Collected Works of C.G. Jung, Volume 11: Psychology and Religion: West and East
When, therefore, after many years of the hardest practice and the most strenuous demolition of rational understanding, the Zen devotee receives an answer—the only true answer—from Nature herself, everything that is said of satori can be understood.
As one can see for oneself, it is the naturalness of the answer that strikes one most about the Zen anecdotes.
Yes, one can accept with a sort of old-roguish satisfaction the story of the enlightened pupil who gave his Master a slap in the face as a reward.
And how much wisdom there is in the Master’s “Wu,” the answer to the question about the Buddha-nature of the dog!
One must always bear in mind, however, that there are a great many people who cannot distinguish between a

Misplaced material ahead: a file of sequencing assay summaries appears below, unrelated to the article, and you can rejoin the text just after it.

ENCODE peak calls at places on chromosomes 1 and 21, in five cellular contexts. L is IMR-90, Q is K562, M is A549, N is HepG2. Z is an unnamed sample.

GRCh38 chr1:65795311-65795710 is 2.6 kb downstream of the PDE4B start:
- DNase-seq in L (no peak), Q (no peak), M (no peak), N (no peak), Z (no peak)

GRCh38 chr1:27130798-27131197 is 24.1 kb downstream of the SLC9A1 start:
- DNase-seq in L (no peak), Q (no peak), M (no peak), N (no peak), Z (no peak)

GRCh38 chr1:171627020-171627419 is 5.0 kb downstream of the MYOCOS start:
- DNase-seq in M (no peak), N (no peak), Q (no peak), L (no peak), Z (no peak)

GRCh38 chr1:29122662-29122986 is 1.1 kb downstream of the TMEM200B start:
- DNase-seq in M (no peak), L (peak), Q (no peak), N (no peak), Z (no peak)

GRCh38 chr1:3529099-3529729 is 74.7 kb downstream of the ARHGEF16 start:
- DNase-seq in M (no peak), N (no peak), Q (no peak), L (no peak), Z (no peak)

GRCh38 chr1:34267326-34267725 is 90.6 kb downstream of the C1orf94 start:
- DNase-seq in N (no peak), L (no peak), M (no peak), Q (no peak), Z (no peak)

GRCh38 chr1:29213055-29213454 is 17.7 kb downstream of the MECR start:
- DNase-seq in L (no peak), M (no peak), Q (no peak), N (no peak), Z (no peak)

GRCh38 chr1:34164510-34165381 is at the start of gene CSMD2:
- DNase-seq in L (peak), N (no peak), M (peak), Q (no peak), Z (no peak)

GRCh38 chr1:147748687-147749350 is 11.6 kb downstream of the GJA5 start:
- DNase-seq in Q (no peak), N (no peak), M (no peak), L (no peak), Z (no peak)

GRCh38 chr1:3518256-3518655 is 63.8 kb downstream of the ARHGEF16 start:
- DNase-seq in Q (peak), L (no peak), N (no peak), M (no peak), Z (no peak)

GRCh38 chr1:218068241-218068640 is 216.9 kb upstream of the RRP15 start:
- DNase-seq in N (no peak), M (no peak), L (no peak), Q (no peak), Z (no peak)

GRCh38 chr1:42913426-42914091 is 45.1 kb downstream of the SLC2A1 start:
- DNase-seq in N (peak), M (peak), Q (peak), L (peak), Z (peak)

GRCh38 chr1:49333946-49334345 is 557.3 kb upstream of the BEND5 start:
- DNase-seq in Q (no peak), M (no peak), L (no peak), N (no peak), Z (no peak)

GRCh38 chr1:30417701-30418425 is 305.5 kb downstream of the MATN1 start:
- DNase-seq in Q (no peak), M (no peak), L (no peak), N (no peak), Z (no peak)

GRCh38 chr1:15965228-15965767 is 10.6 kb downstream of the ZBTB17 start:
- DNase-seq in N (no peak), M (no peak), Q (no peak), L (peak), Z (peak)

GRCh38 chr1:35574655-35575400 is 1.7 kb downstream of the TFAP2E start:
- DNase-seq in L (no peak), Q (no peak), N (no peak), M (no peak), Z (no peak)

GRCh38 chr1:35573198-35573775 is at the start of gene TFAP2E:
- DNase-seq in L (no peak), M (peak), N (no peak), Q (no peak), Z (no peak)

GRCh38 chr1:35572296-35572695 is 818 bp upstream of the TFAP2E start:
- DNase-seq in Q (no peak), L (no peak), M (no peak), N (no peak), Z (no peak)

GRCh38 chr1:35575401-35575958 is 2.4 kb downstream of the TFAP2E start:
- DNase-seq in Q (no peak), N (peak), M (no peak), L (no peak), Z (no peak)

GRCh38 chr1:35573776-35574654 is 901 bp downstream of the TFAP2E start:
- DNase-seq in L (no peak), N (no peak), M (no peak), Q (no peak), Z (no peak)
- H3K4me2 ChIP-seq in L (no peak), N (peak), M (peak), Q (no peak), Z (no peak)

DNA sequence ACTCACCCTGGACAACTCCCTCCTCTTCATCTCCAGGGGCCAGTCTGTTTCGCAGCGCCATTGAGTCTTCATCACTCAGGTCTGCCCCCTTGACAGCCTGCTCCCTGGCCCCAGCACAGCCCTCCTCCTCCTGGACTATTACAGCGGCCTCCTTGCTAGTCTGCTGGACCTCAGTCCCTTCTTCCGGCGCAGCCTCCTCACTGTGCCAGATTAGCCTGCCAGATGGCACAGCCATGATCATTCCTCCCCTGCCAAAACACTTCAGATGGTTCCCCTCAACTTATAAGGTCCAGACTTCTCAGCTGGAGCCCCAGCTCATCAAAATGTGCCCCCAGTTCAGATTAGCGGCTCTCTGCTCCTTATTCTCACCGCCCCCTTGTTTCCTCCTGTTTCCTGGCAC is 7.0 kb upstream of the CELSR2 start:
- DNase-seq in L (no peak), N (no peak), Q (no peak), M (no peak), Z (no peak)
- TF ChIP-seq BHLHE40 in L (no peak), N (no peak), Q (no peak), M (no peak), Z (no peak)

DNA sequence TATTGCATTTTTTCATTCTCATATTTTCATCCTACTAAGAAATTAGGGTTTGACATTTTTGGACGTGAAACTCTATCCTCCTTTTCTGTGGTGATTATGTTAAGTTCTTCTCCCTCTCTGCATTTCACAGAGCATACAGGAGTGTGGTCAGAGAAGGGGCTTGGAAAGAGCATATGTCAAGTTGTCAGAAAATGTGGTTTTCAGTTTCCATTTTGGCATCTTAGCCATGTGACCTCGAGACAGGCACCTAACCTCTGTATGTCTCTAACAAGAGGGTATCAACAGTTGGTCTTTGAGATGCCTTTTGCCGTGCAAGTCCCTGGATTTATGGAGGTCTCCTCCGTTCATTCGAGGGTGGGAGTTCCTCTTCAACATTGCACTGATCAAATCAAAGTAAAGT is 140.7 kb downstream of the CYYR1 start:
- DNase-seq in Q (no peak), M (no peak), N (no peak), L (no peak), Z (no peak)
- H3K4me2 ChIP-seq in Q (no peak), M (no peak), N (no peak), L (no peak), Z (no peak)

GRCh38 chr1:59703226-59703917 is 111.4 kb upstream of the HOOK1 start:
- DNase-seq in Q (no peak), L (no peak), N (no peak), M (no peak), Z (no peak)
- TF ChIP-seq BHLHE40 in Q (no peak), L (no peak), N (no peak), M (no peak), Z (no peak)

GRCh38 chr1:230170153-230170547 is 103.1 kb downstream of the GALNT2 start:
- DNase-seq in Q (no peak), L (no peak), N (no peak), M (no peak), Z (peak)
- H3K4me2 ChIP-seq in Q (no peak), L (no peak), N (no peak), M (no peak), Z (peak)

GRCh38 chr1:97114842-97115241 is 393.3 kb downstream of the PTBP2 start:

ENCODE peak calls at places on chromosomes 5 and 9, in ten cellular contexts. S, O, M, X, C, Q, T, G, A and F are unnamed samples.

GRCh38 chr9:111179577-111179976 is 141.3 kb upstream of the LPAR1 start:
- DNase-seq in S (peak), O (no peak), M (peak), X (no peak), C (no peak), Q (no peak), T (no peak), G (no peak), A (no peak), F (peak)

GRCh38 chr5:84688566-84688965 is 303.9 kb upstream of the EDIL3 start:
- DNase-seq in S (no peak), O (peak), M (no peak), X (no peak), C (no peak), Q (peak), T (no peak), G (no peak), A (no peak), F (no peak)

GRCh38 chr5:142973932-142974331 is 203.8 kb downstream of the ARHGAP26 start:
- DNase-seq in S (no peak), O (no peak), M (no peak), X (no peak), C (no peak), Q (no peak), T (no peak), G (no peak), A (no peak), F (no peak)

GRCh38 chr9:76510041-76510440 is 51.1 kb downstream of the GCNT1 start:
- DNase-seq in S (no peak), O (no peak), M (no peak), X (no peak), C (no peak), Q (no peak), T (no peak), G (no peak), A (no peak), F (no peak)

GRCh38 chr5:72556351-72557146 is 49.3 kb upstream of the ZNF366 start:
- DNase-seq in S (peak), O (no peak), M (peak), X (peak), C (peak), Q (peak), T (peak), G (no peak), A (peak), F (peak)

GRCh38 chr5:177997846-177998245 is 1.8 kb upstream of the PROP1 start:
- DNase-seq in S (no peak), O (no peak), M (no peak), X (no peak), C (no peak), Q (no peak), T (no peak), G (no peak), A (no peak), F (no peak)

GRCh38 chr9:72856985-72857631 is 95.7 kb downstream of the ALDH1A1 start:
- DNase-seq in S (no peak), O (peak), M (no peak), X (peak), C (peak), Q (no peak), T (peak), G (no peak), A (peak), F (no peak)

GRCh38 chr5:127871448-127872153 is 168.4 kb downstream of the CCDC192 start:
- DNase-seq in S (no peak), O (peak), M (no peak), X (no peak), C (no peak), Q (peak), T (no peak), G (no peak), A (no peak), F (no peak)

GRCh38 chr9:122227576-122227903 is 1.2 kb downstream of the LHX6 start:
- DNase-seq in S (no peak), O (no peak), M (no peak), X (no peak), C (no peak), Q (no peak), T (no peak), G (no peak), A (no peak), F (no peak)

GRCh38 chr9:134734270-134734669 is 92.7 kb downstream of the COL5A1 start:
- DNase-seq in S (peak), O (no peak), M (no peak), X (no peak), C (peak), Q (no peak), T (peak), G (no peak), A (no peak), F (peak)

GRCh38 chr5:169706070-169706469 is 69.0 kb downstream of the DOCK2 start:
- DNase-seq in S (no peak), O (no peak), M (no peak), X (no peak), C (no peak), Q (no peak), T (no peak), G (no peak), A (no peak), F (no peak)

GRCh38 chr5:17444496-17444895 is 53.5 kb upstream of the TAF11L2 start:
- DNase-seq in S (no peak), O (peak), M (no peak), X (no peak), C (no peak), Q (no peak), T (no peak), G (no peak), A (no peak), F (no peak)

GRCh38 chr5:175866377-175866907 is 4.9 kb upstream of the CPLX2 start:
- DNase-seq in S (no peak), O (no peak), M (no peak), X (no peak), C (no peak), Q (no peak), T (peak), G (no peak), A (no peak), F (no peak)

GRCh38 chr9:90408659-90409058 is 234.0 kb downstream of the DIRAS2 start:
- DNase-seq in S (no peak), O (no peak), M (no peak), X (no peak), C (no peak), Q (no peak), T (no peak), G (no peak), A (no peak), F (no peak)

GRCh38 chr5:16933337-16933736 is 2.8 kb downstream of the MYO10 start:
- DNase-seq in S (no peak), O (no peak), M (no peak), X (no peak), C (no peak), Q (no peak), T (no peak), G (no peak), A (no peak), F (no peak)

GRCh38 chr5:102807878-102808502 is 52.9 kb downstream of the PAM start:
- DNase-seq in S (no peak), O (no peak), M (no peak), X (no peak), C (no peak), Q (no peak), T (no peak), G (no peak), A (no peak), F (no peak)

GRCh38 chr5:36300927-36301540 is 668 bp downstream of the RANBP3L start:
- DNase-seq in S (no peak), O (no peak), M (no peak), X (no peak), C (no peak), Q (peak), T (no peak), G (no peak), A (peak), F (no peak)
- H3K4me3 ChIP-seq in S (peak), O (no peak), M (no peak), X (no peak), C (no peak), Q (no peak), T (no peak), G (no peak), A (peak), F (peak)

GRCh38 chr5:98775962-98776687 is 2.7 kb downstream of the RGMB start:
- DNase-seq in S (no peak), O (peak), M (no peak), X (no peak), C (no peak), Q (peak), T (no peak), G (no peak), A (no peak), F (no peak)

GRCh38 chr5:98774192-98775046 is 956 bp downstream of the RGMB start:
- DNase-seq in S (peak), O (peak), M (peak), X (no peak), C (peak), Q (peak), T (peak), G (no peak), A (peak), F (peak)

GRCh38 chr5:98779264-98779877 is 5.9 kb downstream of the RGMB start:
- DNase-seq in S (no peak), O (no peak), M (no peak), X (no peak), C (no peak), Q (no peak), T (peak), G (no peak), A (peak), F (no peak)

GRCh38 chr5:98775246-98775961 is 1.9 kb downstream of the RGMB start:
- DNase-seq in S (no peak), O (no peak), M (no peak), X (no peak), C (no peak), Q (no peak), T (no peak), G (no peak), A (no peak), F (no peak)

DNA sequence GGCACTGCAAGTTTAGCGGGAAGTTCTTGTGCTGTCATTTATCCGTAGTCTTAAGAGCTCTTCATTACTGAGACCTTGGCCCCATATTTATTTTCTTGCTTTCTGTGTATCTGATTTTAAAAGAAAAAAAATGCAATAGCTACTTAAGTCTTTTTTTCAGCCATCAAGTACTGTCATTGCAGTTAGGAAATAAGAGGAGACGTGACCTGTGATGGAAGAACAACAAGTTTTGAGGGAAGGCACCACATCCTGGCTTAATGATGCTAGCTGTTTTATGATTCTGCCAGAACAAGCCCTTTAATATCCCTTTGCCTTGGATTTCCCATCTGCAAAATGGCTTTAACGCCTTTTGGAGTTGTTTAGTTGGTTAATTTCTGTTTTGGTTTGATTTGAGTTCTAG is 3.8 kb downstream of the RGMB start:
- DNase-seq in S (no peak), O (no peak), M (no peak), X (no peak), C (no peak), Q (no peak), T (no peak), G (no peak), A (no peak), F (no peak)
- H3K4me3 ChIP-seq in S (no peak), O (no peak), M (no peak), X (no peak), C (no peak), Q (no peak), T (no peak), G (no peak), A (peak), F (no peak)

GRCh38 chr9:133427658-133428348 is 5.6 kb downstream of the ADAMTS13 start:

metaphysical joke and nonsense, and just as many who are so convinced of their own cleverness that they have never in their lives met any but fools.
Great as is the value of Zen Buddhism for understanding the religious transformation process, its use among Western people is very problematical.
The mental education necessary for Zen is lacking in the West.
Who among us would place such implicit trust in a superior Master and his incomprehensible ways?
This respect for the greater human personality is found only in the East.
Could any of us boast that he believes in the possibility of a boundlessly paradoxical transformation experience,
to the extent, moreover, of sacrificing many years of his life to the wearisome pursuit of such a goal?
And finally, who would dare to take upon himself the responsibility for such an unorthodox transformation experience—except a man who was little to be trusted, one who, maybe for pathological reasons, has too much to say for himself?
Just such a person would have no cause to complain of any lack of following among us.
But let a “Master” set us a hard task, which requires more than mere parrot-talk, and the European begins to have doubts, for the steep path of self-development is to him as mournful and gloomy as the path to hell. ~Carl Jung, CW 11, Paras 901-902